A lightning discharge producing a beam of relativistic electrons into space
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Strong electric fields associated with lightning generate brief (∼1 ms) but intense Terrestrial Gamma-ray Flashes (TGFs), detected by spacecrafts. A few events are thought to be the signature of a relativistic electron beam escaping the atmosphere, which is distinguishable from a TGF since the lightning discharge is along the geomagnetic field line from the spacecraft, rather than below. We refer to this event herein as a Terrestrial Energetic-electron Flash (TEF), and present the first TEF with associated discharge. The TEF was detected by the Gamma-ray Burst Monitor aboard the Fermi satellite, and is correlated with a lightning discharge detected by three Stanford University AWESOME ELF/VLF receivers, a Duke University ULF receiver, and by the GLD360 lightning geolocation network. The discharge, nearly simultaneous with the generated electrons, was of intense peak current and of positive polarity, and with a modest total charge transfer, similar to TGF-associated discharges. © 2010 by the American Geophysical Union.
Published Version (Please cite this version)10.1029/2010GL044481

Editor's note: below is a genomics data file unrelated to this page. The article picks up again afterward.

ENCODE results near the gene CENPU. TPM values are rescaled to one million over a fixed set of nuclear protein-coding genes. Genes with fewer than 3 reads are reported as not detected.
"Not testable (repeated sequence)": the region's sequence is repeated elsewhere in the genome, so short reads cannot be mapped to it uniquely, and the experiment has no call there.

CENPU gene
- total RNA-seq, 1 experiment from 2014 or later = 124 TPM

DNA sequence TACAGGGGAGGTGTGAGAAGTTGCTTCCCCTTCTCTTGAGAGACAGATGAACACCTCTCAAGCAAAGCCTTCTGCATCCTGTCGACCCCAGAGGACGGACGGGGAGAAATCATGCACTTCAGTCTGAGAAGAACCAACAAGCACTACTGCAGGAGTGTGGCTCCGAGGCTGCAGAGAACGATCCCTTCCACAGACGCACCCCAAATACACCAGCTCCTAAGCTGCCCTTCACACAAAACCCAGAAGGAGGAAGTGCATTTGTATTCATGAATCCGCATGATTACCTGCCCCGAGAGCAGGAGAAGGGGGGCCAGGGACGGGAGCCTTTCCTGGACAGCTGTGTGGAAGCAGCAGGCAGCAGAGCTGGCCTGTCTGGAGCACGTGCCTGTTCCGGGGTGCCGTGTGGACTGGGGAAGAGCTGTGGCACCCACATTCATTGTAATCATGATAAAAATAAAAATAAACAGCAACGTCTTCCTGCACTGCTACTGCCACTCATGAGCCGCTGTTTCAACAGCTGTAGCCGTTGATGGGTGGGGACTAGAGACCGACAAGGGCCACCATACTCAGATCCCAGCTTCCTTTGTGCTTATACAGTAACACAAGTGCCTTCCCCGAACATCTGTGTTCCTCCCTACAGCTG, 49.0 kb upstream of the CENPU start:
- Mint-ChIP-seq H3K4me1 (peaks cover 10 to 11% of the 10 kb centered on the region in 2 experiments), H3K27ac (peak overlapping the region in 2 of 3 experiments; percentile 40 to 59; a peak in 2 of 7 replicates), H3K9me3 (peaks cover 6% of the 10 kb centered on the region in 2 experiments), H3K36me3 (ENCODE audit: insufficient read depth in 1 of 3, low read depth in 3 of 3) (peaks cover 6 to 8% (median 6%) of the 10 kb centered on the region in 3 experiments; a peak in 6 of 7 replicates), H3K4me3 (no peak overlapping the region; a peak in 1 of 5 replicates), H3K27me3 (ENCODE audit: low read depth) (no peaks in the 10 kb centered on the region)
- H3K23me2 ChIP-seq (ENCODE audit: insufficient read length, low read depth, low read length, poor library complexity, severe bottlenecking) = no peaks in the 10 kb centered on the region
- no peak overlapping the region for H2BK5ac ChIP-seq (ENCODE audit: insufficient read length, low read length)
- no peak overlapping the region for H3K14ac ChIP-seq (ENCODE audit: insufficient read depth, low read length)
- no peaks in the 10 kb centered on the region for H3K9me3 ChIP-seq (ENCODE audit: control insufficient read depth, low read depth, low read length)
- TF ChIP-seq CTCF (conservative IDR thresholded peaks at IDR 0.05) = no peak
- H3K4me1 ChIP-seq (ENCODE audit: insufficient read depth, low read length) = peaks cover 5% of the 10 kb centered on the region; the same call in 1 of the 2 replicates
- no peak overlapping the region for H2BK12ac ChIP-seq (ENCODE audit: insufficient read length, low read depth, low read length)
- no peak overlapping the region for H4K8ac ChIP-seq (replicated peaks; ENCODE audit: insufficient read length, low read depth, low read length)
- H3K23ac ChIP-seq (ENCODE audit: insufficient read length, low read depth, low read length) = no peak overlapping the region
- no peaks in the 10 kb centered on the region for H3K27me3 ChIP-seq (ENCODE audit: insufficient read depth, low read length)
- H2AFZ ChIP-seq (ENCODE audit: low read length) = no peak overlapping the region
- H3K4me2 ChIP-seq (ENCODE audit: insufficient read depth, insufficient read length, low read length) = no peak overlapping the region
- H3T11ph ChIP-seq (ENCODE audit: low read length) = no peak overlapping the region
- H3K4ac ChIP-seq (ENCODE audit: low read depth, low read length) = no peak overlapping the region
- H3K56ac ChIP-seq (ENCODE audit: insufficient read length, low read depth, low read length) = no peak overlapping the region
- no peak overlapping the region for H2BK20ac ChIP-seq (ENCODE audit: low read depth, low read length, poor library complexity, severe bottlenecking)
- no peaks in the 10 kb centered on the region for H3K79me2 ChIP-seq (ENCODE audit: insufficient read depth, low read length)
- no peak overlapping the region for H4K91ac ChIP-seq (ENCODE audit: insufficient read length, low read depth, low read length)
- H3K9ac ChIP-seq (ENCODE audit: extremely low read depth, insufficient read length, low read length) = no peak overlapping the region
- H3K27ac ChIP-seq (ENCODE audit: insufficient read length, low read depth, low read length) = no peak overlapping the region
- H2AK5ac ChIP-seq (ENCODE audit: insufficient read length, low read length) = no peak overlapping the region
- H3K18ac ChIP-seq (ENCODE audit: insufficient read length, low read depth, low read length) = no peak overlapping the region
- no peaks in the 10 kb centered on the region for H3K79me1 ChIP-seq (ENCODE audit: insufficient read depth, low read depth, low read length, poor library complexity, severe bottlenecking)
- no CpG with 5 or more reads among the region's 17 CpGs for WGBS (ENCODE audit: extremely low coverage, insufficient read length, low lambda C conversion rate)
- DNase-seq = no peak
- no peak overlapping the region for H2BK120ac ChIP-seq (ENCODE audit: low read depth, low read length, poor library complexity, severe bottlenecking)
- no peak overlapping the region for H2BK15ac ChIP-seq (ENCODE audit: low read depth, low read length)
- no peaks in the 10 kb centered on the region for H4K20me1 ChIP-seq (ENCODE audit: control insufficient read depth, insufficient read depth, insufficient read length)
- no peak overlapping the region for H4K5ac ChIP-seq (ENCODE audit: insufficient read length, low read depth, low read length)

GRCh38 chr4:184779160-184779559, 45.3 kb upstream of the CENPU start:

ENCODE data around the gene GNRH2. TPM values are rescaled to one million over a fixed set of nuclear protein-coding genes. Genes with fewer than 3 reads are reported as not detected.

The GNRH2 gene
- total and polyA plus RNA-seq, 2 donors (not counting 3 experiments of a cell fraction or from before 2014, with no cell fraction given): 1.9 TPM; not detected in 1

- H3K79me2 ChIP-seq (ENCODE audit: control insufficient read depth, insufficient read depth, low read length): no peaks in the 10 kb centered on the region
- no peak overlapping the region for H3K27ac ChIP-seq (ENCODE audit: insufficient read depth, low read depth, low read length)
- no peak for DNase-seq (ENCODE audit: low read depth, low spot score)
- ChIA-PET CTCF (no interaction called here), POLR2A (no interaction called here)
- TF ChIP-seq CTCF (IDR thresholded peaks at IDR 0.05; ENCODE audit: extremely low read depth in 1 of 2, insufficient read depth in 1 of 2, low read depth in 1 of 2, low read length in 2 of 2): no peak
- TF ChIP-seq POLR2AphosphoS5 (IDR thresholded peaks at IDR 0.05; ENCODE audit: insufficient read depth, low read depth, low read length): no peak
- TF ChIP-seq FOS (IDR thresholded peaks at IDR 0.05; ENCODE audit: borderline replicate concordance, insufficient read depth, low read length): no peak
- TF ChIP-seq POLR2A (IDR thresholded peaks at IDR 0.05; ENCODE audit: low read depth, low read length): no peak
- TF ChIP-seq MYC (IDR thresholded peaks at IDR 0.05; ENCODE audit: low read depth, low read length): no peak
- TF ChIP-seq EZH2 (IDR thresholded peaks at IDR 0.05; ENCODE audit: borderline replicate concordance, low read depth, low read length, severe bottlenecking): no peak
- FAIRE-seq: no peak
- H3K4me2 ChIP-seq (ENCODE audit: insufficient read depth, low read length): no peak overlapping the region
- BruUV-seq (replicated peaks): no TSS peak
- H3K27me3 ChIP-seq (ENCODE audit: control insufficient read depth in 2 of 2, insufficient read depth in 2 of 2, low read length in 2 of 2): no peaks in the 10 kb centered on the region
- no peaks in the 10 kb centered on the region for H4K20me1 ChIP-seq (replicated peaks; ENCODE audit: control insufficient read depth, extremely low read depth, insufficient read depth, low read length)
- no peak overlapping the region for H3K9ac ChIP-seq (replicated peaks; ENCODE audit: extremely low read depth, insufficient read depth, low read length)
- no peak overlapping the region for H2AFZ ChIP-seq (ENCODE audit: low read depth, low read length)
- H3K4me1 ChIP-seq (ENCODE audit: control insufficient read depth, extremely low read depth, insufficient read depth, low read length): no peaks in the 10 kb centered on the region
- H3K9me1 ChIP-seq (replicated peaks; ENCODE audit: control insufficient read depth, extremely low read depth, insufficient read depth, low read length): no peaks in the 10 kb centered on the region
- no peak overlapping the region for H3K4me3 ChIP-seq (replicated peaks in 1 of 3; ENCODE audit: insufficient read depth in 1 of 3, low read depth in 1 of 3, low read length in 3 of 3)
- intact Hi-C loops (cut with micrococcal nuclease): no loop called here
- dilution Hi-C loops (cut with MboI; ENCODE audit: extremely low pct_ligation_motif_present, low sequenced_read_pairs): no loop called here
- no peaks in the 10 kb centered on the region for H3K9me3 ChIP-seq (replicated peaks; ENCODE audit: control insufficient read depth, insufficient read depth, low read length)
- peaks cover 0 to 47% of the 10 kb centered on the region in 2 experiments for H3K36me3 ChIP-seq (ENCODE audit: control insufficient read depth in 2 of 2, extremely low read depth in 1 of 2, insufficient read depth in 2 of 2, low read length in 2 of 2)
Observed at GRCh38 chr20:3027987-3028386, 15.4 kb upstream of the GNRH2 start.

Publication InfoBriggs, MS; Cohen, MB; Connaughton, V; Cummer, SA; Fishman, GJ; Inan, US; & Said, RK (2010). A lightning discharge producing a beam of relativistic electrons into space. Geophysical Research Letters, 37(18). pp. L18806. 10.1029/2010GL044481. Retrieved from http://hdl.handle.net/10161/4138.
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William H. Younger Professor of Engineering
Dr. Steven Cummer received his Ph.D. in Electrical Engineering from Stanford University in 1997 and prior to joining Duke University in 1999 he spent two years at NASA Goddard Space Flight Center as an NRC postdoctoral research associate. Awards he has received include a National Science Foundation CAREER award and a Presidential Early Career Award for Scientists and Engineers (PECASE) in 2001. His current work is in a variety of theoretical and experimental electromagnetic problems related to g